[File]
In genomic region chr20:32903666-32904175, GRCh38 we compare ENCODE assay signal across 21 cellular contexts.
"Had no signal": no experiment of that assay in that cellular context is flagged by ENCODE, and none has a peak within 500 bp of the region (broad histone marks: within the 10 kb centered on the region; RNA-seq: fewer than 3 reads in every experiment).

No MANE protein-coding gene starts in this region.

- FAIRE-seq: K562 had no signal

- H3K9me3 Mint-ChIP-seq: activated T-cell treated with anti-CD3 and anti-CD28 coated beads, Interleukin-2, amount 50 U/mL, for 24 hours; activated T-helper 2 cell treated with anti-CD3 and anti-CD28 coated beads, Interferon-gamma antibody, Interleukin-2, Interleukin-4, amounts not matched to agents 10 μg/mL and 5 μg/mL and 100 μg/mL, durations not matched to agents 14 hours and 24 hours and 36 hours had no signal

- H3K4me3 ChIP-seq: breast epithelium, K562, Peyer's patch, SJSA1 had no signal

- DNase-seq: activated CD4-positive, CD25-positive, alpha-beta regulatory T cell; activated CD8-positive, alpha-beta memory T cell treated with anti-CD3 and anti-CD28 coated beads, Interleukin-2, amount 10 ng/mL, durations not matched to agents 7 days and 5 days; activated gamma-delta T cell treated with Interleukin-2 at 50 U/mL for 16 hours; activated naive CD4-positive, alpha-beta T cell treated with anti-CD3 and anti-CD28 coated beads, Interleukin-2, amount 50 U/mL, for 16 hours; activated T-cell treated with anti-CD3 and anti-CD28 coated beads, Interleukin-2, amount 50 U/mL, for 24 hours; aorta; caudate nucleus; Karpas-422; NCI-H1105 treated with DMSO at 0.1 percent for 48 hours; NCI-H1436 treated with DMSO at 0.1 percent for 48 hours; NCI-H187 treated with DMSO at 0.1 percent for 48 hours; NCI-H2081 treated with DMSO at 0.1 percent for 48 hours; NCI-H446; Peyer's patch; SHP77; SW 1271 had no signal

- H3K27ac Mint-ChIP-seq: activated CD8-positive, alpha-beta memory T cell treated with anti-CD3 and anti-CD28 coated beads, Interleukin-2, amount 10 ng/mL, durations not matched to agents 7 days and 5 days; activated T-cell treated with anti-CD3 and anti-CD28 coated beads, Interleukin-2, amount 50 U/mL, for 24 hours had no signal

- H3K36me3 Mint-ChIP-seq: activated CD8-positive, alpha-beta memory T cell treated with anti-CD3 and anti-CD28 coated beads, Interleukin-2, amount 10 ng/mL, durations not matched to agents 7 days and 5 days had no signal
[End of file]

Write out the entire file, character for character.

In genomic region chr20:32903666-32904175, GRCh38 we compare ENCODE assay signal across 21 cellular contexts.
"Had no signal": no experiment of that assay in that cellular context is flagged by ENCODE, and none has a peak within 500 bp of the region (broad histone marks: within the 10 kb centered on the region; RNA-seq: fewer than 3 reads in every experiment).

No MANE protein-coding gene starts in this region.

- FAIRE-seq: K562 had no signal

- H3K9me3 Mint-ChIP-seq: activated T-cell treated with anti-CD3 and anti-CD28 coated beads, Interleukin-2, amount 50 U/mL, for 24 hours; activated T-helper 2 cell treated with anti-CD3 and anti-CD28 coated beads, Interferon-gamma antibody, Interleukin-2, Interleukin-4, amounts not matched to agents 10 μg/mL and 5 μg/mL and 100 μg/mL, durations not matched to agents 14 hours and 24 hours and 36 hours had no signal

- H3K4me3 ChIP-seq: breast epithelium, K562, Peyer's patch, SJSA1 had no signal

- DNase-seq: activated CD4-positive, CD25-positive, alpha-beta regulatory T cell; activated CD8-positive, alpha-beta memory T cell treated with anti-CD3 and anti-CD28 coated beads, Interleukin-2, amount 10 ng/mL, durations not matched to agents 7 days and 5 days; activated gamma-delta T cell treated with Interleukin-2 at 50 U/mL for 16 hours; activated naive CD4-positive, alpha-beta T cell treated with anti-CD3 and anti-CD28 coated beads, Interleukin-2, amount 50 U/mL, for 16 hours; activated T-cell treated with anti-CD3 and anti-CD28 coated beads, Interleukin-2, amount 50 U/mL, for 24 hours; aorta; caudate nucleus; Karpas-422; NCI-H1105 treated with DMSO at 0.1 percent for 48 hours; NCI-H1436 treated with DMSO at 0.1 percent for 48 hours; NCI-H187 treated with DMSO at 0.1 percent for 48 hours; NCI-H2081 treated with DMSO at 0.1 percent for 48 hours; NCI-H446; Peyer's patch; SHP77; SW 1271 had no signal

- H3K27ac Mint-ChIP-seq: activated CD8-positive, alpha-beta memory T cell treated with anti-CD3 and anti-CD28 coated beads, Interleukin-2, amount 10 ng/mL, durations not matched to agents 7 days and 5 days; activated T-cell treated with anti-CD3 and anti-CD28 coated beads, Interleukin-2, amount 50 U/mL, for 24 hours had no signal

- H3K36me3 Mint-ChIP-seq: activated CD8-positive, alpha-beta memory T cell treated with anti-CD3 and anti-CD28 coated beads, Interleukin-2, amount 10 ng/mL, durations not matched to agents 7 days and 5 days had no signal